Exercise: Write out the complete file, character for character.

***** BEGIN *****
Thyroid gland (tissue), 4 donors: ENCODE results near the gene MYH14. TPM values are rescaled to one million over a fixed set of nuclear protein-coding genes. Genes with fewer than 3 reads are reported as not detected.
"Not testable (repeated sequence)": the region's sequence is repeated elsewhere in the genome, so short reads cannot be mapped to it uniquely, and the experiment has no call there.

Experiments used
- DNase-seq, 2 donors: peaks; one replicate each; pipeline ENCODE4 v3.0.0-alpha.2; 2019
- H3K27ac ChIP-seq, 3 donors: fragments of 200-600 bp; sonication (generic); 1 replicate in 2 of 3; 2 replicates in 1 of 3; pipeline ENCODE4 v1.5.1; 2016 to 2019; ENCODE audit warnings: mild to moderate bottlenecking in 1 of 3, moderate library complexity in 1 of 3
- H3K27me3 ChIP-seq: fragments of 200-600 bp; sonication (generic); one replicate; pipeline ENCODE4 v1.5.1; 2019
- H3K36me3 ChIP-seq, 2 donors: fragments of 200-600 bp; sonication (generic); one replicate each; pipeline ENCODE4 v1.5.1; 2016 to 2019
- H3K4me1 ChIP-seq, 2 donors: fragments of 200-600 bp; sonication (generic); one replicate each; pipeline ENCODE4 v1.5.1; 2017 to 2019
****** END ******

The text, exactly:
Thyroid gland (tissue), 4 donors: ENCODE results near the gene MYH14. TPM values are rescaled to one million over a fixed set of nuclear protein-coding genes. Genes with fewer than 3 reads are reported as not detected.
"Not testable (repeated sequence)": the region's sequence is repeated elsewhere in the genome, so short reads cannot be mapped to it uniquely, and the experiment has no call there.

Experiments used
- DNase-seq, 2 donors: peaks; one replicate each; pipeline ENCODE4 v3.0.0-alpha.2; 2019
- H3K27ac ChIP-seq, 3 donors: fragments of 200-600 bp; sonication (generic); 1 replicate in 2 of 3; 2 replicates in 1 of 3; pipeline ENCODE4 v1.5.1; 2016 to 2019; ENCODE audit warnings: mild to moderate bottlenecking in 1 of 3, moderate library complexity in 1 of 3
- H3K27me3 ChIP-seq: fragments of 200-600 bp; sonication (generic); one replicate; pipeline ENCODE4 v1.5.1; 2019
- H3K36me3 ChIP-seq, 2 donors: fragments of 200-600 bp; sonication (generic); one replicate each; pipeline ENCODE4 v1.5.1; 2016 to 2019
- H3K4me1 ChIP-seq, 2 donors: fragments of 200-600 bp; sonication (generic); one replicate each; pipeline ENCODE4 v1.5.1; 2017 to 2019